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Sahand Hariri Akbari

New Physical Properties Data for Alloys

February 3, 2011 —
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We normally don’t think about how involved alloys are in our day-to-day lives, but the roads and bridges we take to get to work, our cars, cell phones, computers, and even our homes and furniture often contain alloys. And people who create these objects need access to reliable and trustworthy sources of information about the physical properties of all types of alloys, so they can choose the right material for a particular application.

That’s why we’re pleased to announce that Wolfram|Alpha can now provide detailed information about more than 11,000 kinds of alloys, in response to simple, natural-language queries:

UNS G10500 tensile yield strength

As in the example above, if the query is done on a group of alloys, Wolfram|Alpha will return the average result for that group, along with some useful information such as the alloys that correspond to the highest and lowest values and the distribution of these alloys in the group. However, you will have the option to drill down through the various treatments and choose a specific alloy. As an example, you can choose to see tensile yield strength for an AISI 1050 alloy that has been annealed at 790°C.

UNS G10500 tensile yield strength annealed at 790°C

Wolfram|Alpha also knows about the cases in which the value of a certain property might depend on the test conditions. The following example shows that the reported value of elongation at break for 1040 steel was measured with a gauge length of 50 millimeters.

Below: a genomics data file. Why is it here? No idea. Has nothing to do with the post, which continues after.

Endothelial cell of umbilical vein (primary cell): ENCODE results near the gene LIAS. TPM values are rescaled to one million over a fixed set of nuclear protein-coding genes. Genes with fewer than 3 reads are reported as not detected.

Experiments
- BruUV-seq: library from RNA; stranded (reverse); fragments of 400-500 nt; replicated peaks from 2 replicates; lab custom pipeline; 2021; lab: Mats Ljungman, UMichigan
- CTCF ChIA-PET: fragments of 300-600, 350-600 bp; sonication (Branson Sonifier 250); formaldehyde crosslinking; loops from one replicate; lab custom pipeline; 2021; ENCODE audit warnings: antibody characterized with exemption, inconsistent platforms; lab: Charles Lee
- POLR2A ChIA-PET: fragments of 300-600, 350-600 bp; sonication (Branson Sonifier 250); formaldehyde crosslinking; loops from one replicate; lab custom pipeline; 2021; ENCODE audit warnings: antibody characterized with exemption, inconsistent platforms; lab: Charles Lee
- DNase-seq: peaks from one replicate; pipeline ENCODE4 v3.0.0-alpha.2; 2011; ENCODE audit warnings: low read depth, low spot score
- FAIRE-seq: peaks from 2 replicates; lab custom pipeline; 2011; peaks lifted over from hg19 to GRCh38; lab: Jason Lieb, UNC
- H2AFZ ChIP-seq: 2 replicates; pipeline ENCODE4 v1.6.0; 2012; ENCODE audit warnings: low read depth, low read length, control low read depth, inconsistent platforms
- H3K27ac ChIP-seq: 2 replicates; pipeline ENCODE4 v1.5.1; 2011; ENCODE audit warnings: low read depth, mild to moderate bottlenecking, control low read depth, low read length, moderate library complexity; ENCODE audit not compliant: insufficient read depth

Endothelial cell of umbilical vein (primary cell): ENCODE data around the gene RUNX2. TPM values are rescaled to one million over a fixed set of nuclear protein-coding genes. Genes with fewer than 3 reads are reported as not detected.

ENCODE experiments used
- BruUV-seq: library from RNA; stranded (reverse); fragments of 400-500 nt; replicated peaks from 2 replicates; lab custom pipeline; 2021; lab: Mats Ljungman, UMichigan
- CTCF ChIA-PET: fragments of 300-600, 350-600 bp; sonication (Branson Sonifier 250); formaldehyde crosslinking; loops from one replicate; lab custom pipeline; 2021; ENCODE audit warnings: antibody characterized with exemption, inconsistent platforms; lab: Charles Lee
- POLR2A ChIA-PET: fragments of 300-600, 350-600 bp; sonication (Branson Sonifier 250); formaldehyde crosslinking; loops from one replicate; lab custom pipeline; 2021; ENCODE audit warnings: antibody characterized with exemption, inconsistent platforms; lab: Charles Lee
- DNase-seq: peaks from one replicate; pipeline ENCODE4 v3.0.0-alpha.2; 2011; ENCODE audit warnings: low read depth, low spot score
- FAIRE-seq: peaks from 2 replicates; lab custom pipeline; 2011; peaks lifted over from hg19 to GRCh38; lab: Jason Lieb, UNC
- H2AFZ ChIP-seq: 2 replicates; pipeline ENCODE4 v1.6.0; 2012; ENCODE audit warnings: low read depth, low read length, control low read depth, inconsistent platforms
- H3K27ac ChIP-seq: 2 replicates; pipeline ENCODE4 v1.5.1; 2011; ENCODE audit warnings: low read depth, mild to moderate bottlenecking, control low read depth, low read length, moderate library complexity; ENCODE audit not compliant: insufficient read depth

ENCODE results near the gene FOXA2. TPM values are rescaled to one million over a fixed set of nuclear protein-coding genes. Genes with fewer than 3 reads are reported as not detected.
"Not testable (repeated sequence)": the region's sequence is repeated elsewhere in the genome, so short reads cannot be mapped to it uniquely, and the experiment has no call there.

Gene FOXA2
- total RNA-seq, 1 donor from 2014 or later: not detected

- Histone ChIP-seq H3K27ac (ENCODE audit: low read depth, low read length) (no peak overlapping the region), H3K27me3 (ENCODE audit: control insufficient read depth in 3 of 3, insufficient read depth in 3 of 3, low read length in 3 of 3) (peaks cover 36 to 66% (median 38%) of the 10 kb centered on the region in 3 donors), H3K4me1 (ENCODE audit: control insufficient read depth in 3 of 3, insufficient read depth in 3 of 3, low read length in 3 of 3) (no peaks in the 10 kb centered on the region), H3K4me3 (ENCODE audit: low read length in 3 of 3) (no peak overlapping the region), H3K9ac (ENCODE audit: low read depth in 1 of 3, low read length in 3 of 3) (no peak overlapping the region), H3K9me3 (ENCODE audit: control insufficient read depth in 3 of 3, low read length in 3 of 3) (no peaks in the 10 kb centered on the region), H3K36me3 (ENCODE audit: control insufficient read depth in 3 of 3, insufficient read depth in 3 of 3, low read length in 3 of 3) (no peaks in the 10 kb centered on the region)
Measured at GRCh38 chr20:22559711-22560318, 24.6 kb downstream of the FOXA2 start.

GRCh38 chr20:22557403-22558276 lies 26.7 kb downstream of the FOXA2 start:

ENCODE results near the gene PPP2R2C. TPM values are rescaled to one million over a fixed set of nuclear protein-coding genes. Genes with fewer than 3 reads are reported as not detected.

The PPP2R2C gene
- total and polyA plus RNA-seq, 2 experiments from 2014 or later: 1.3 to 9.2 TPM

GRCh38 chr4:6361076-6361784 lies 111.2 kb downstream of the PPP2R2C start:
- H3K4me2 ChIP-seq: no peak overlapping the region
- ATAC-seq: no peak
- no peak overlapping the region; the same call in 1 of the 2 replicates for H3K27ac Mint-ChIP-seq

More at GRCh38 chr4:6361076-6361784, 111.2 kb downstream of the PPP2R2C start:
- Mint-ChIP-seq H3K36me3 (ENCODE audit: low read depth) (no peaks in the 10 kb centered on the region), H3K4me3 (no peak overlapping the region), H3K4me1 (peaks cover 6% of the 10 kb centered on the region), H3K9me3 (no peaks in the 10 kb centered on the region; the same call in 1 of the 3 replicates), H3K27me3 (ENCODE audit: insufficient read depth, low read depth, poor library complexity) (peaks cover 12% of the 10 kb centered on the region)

UNS G10400 elongation at break

In addition to test conditions, some properties depend on temperature variations, in which case Wolfram|Alpha will report the value measured at a temperature closest to room temperature and provide a plot for the temperature variation.

UNS S21900 CTE linear

Sometimes you might be interested in seeing all the properties for an alloy at the same time. You can accomplish this by simply typing in the name of the alloy you would like to see. Wolfram|Alpha will then provide you with all the available properties and attributes for the alloy you asked for.

UNS S21900

In this case, Wolfram|Alpha shows all the properties and the testing temperature for the given alloy, where the properties are grouped by relevance. Similar to the case of single property, if the query is done on a group of alloys, then the mean value will be reported for each property, along with the range of variation (if any). You can choose to see the details of the values reported, such as different test conditions in which the experiment was performed. Again, it is possible to refine the search by choosing one of the specific alloy treatments from the drop-down menu at the top.

One of the basic goals of Wolfram|Alpha is to provide all kinds of data in many different fields. Having a solid and fairly complete set of data on alloys is a fundamental step in exploring the fields of mechanical and structural engineering. The Wolfram|Alpha team is committed to developing new and exciting features in these fields, using alloy data wherever relevant. We hope that you will find new and exciting ways to use alloy data as well.


I’m probably missing something obvious here, but some alloys list their melting points, and immediately follow that with “(at [x] °F)”. Isn’t the melting point useless if it is only the melting point at room temperature?

Posted by David February 4, 2011 at 6:39 am

My favorite part about this function is that it provides information about the sources. I was worried as to the accuracy of the information but that’s pretty legit

Posted by engineering student November 4, 2011 at 10:50 am